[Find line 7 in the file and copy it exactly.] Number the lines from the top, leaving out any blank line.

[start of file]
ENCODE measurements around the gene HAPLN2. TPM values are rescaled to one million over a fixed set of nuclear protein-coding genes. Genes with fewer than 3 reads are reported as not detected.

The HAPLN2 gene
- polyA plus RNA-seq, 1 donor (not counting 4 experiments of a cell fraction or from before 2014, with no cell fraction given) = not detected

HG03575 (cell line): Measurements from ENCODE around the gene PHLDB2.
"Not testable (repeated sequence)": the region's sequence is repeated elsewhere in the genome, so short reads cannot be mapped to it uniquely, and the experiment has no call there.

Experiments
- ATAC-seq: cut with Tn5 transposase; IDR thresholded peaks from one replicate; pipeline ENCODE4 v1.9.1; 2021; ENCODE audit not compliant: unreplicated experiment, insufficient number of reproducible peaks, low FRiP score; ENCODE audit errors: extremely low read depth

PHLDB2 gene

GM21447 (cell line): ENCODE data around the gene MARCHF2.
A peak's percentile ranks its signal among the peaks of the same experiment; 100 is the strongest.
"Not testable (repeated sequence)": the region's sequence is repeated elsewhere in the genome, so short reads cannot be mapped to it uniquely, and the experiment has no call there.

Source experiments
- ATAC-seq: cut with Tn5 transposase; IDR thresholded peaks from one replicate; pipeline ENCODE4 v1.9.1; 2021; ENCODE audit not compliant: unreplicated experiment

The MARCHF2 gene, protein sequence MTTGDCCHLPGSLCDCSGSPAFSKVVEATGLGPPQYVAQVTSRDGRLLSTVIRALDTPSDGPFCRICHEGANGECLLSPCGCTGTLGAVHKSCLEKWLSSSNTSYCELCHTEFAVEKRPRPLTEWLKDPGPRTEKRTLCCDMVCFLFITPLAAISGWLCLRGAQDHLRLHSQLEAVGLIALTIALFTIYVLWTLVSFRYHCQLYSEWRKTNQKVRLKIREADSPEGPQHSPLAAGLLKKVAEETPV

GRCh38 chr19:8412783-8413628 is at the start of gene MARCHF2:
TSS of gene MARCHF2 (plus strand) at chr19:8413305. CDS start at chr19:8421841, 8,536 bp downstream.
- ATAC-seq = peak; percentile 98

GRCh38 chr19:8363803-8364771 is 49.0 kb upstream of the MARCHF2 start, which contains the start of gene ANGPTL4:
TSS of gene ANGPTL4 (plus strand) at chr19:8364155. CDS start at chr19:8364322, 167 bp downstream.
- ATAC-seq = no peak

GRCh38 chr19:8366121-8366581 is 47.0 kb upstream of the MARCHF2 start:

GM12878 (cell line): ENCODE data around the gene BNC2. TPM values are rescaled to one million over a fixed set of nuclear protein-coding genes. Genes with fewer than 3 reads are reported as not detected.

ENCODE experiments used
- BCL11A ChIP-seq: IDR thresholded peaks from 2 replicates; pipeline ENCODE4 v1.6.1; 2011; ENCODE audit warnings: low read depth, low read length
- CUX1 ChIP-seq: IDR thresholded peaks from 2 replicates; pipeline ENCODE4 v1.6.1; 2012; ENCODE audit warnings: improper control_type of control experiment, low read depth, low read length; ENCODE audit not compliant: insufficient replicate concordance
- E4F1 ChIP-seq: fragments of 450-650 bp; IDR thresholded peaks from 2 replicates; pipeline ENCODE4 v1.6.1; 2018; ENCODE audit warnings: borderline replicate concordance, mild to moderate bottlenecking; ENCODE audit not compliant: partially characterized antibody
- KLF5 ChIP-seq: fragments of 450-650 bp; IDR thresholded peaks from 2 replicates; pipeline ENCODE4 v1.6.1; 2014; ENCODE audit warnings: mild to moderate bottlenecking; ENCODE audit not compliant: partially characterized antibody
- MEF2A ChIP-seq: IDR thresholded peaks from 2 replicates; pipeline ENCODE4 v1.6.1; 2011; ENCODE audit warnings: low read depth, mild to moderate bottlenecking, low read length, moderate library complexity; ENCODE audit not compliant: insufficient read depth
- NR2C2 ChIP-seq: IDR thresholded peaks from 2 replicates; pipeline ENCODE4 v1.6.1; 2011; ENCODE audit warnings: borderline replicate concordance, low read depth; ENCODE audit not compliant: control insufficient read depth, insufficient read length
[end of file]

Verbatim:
- ATAC-seq: cut with Tn5 transposase; IDR thresholded peaks from one replicate; pipeline ENCODE4 v1.9.1; 2021; ENCODE audit not compliant: unreplicated experiment, insufficient number of reproducible peaks, low FRiP score; ENCODE audit errors: extremely low read depth